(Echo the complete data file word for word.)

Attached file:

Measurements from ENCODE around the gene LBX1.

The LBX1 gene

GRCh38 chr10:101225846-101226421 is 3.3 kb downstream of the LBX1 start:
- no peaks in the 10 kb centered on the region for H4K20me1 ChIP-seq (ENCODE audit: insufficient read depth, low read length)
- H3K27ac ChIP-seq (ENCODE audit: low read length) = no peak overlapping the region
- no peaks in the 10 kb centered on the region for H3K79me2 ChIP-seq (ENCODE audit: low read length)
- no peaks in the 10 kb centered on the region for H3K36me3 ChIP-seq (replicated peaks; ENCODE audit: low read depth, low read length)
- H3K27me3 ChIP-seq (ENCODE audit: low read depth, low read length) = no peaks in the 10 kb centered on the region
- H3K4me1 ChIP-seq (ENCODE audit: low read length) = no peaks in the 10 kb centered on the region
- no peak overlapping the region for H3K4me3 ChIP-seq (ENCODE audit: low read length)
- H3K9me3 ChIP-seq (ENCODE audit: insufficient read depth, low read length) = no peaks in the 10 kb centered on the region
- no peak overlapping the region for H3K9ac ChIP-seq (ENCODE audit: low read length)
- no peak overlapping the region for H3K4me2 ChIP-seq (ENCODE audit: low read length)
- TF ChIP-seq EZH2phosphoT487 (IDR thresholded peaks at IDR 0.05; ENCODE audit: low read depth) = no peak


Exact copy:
Measurements from ENCODE around the gene LBX1.

The LBX1 gene

GRCh38 chr10:101225846-101226421 is 3.3 kb downstream of the LBX1 start:
- no peaks in the 10 kb centered on the region for H4K20me1 ChIP-seq (ENCODE audit: insufficient read depth, low read length)
- H3K27ac ChIP-seq (ENCODE audit: low read length) = no peak overlapping the region
- no peaks in the 10 kb centered on the region for H3K79me2 ChIP-seq (ENCODE audit: low read length)
- no peaks in the 10 kb centered on the region for H3K36me3 ChIP-seq (replicated peaks; ENCODE audit: low read depth, low read length)
- H3K27me3 ChIP-seq (ENCODE audit: low read depth, low read length) = no peaks in the 10 kb centered on the region
- H3K4me1 ChIP-seq (ENCODE audit: low read length) = no peaks in the 10 kb centered on the region
- no peak overlapping the region for H3K4me3 ChIP-seq (ENCODE audit: low read length)
- H3K9me3 ChIP-seq (ENCODE audit: insufficient read depth, low read length) = no peaks in the 10 kb centered on the region
- no peak overlapping the region for H3K9ac ChIP-seq (ENCODE audit: low read length)
- no peak overlapping the region for H3K4me2 ChIP-seq (ENCODE audit: low read length)
- TF ChIP-seq EZH2phosphoT487 (IDR thresholded peaks at IDR 0.05; ENCODE audit: low read depth) = no peak